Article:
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The Independent (London)
February 17, 2000, Thursday


LENGTH: 1407 words


BYLINE: Mary Dejevsky

For normal parents of normal children, one of the more galling aspects of living in a big country with an aspirational and highly competitive culture is the regular emergence of child geniuses. The fascination with such children, and the resulting pressures on everyone else, were bad enough in the age of television, but in the age of the Internet they are compounded. Their prodigious attainments do not have to be validated by even so much as a television researcher; they can promote themselves.

The latest such prodigy is Justin Chapman from the city of Rochester in Upstate New York. Justin is six and-a-half, or 6.5 as he puts it on his website - www.geocities.com/chapmanjm/ - and he is not entirely happy with his lot. To be sure, he has been spared the regular school curriculum, and is taking correspondence courses at secondary school and college level at home.

He is taking additional courses, pioneered by Stanford University, tailored to gifted children, and he is now taking an introductory college-level course in ancient history - the Iliad, Herodotus, Thucydides and others - at his local university, which will give him university-level credits towards a final degree, if he passes. But Justin would like to do more. His complaint is that he is barred from all manner of activities that appeal to him, solely because of his tender years. "I have faced age discrimination all my life," he says, "it is very frustrating not to be able to benefit from schooling or activities because of being too young." So, being a can-do American child, Justin is setting out to do something about it.

He is using his website to campaign against "age discrimination" via an "End Age Discrimination Club". "All children," he says, "deserve the right to learn at their own pace and have their education paid for until they reach the age of 16", at whatever level. Some college tuition, he points out, is cheaper than the sort of private correspondence and Internet courses his parents are paying for him to follow.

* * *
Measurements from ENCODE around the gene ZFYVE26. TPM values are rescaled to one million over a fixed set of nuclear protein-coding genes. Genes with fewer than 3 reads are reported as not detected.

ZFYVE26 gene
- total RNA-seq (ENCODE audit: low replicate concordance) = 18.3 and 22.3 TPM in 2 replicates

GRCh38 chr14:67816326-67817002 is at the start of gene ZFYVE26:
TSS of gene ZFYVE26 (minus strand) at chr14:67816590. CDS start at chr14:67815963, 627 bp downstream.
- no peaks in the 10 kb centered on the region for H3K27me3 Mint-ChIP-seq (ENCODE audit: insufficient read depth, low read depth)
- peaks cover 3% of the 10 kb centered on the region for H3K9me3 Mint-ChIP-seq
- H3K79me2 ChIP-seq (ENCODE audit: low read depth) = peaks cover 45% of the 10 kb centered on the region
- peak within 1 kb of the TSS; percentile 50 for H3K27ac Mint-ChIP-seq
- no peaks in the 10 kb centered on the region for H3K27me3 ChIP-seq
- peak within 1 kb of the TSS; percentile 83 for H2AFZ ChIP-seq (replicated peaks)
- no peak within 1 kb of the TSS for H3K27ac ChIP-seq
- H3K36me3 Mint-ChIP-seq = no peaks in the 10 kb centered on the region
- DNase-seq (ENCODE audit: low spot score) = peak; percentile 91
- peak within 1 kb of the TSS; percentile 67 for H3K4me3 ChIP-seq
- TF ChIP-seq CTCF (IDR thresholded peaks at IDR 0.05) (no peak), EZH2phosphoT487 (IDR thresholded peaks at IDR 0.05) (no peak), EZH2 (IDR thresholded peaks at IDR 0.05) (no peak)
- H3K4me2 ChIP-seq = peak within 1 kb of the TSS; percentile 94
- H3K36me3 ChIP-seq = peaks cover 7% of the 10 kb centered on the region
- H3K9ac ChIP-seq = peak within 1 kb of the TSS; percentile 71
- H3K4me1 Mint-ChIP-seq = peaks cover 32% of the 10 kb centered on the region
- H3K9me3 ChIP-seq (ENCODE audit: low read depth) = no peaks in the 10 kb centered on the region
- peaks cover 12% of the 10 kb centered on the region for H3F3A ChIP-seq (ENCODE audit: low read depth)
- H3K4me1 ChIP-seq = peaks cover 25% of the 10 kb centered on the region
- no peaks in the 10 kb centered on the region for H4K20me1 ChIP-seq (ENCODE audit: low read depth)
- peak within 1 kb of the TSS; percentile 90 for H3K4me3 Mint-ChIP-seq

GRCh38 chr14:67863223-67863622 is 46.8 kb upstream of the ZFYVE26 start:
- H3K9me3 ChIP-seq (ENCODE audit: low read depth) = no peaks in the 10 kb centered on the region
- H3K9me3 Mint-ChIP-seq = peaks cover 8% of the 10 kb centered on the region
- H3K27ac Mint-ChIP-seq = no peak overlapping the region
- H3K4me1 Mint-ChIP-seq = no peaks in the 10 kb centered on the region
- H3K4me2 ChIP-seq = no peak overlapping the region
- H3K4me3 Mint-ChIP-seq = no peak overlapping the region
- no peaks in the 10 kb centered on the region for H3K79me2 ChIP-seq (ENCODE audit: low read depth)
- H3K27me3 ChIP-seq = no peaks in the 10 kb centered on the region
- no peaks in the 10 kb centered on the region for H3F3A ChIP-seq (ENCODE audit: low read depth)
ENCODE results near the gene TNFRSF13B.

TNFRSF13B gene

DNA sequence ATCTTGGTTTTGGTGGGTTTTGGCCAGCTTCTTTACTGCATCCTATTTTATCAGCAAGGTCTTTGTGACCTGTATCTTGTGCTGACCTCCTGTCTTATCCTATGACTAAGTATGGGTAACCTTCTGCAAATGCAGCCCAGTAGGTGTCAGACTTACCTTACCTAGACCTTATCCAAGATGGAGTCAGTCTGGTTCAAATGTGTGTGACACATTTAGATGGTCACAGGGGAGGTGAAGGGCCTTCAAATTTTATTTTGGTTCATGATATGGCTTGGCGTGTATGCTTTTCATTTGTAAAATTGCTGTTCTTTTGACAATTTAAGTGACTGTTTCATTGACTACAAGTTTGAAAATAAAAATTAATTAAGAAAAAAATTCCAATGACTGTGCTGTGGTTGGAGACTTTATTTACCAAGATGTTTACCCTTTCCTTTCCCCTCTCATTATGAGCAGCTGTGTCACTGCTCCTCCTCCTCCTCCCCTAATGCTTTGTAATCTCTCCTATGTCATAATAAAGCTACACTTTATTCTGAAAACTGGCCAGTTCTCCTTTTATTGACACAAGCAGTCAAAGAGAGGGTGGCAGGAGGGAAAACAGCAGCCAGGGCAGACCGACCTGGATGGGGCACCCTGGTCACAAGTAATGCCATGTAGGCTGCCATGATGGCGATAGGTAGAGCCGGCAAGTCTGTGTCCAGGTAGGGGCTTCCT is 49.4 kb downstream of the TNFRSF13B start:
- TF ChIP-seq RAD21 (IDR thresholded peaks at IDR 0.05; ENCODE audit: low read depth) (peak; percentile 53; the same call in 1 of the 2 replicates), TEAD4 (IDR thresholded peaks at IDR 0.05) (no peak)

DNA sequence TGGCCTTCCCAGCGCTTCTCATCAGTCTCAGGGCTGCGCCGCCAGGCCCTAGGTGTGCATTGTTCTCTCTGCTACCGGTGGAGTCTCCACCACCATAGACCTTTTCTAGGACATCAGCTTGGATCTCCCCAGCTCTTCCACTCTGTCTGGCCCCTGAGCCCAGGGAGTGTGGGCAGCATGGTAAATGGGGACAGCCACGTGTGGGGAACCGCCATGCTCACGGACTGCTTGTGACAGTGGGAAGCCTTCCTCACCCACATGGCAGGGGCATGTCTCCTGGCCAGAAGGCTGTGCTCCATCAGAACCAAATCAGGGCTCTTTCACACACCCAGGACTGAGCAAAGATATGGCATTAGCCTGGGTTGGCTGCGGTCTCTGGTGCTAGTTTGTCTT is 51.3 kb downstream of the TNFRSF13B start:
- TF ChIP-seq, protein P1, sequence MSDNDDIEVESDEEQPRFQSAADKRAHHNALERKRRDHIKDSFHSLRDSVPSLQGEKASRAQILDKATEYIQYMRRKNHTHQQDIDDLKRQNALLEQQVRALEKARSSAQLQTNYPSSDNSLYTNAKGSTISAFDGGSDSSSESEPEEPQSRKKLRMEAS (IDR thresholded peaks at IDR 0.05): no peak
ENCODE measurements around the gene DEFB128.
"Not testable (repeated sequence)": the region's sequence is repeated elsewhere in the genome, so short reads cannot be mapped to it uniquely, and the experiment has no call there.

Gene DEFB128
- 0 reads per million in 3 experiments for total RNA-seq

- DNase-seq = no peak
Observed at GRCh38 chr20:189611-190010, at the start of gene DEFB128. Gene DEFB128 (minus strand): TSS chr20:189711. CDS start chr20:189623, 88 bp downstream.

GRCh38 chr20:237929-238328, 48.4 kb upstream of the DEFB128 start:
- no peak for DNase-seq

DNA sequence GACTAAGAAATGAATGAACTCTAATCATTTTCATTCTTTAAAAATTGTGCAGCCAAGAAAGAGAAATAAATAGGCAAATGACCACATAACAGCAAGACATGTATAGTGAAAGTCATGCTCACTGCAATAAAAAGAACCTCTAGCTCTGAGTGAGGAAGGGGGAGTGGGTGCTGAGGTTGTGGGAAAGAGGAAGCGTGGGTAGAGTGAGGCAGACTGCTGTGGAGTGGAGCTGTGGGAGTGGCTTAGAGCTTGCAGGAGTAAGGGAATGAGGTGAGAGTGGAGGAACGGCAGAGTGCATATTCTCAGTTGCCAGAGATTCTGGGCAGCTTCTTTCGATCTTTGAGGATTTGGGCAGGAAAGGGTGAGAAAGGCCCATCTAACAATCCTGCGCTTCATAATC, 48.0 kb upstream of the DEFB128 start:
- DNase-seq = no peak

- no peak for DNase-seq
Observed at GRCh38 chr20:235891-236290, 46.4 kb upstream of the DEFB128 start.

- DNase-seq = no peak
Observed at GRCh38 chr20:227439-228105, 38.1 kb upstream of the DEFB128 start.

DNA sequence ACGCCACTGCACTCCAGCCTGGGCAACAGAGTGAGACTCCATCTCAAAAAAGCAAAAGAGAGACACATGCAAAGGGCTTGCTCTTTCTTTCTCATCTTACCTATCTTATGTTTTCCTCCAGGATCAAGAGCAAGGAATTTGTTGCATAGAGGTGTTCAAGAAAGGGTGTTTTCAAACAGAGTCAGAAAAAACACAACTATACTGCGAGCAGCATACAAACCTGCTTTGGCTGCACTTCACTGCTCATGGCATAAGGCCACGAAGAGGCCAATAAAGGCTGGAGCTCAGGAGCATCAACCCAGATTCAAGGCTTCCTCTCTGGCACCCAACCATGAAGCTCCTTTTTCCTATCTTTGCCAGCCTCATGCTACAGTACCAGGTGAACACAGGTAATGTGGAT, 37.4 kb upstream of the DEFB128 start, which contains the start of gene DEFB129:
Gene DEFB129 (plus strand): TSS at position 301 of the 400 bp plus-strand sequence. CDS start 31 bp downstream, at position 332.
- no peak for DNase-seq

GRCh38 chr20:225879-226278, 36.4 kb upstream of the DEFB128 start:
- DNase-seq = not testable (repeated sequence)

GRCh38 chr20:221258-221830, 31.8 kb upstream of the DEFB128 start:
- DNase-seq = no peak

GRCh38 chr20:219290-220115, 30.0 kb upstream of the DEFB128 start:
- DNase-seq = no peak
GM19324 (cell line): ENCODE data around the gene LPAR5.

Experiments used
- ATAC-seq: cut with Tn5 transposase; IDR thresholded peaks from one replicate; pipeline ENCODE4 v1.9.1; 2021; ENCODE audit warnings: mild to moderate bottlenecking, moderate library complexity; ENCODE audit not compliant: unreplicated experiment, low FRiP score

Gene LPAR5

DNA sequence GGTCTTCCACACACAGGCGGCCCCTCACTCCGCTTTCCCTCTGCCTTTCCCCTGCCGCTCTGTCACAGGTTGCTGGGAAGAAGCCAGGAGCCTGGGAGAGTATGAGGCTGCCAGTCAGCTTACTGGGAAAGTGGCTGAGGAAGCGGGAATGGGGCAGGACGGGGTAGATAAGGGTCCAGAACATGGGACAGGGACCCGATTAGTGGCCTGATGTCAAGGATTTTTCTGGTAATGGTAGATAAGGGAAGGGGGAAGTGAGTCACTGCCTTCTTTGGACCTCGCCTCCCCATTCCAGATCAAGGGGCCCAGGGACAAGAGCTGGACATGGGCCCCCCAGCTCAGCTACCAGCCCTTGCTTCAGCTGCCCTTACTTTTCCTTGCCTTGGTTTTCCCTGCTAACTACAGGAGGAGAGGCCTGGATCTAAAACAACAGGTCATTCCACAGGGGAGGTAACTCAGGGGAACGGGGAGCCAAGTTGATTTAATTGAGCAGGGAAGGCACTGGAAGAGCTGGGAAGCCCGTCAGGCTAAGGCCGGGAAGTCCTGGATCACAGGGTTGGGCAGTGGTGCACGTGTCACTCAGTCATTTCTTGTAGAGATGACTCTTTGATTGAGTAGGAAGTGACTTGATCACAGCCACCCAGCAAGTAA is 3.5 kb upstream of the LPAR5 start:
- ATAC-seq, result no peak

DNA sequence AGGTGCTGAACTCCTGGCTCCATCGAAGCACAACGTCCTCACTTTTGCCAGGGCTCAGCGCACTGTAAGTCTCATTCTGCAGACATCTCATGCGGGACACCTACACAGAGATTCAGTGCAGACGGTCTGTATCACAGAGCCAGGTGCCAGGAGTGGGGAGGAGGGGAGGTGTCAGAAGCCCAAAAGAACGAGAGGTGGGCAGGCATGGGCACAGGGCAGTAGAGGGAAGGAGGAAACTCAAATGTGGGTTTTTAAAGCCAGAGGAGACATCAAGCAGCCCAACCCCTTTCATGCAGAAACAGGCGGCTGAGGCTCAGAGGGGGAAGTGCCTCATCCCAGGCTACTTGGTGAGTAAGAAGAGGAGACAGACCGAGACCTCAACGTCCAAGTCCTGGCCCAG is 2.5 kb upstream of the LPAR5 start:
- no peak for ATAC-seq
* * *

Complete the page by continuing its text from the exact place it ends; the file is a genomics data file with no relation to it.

He would like to have started school well before five, and says that he tested at equivalent to age eight when he was three, but the local education authorities would not allow it. He wanted to join the Scouts, he says, but they have a minimum age of seven. An exception was finally made, and he was given special permission to join the Scouts before his seventh birthday.

In sentiments decidedly beyond his years, Justin appeals to other precocious children (and their parents) with a swipe at the school boards that set local schools policy: "Did the school officials tell you that it was more important to work on social skills and learn to get along with students of the same age? You know, socialisation. Or did they promise to provide enrichment? I feel that these are excuses that schools use for not providing appropriate education to over 30 per cent of their students. This practice needs to end."

Justin's argument is that if super-bright children were able to progress at their own pace, there would be a "dramatic improvement" in schools. Standards would be raised and students would not feel "trapped" in 13 years of formal education.

Of his packed academic timetable Justin is exuberantly enthusiastic. "Basically, I love it," he says. His teachers - the few who deal with him face to face - sound a little more reserved. The ancient-history lecturer John Arnold told the local paper, the Rochester Democrat and Chronicle, that he seemed to be following what was going on and his first essay looked good, although it attracted only a B. In another observation - characteristic of observations about highly gifted children - Professor Arnold said that his young pupil is "very businesslike about what he's doing".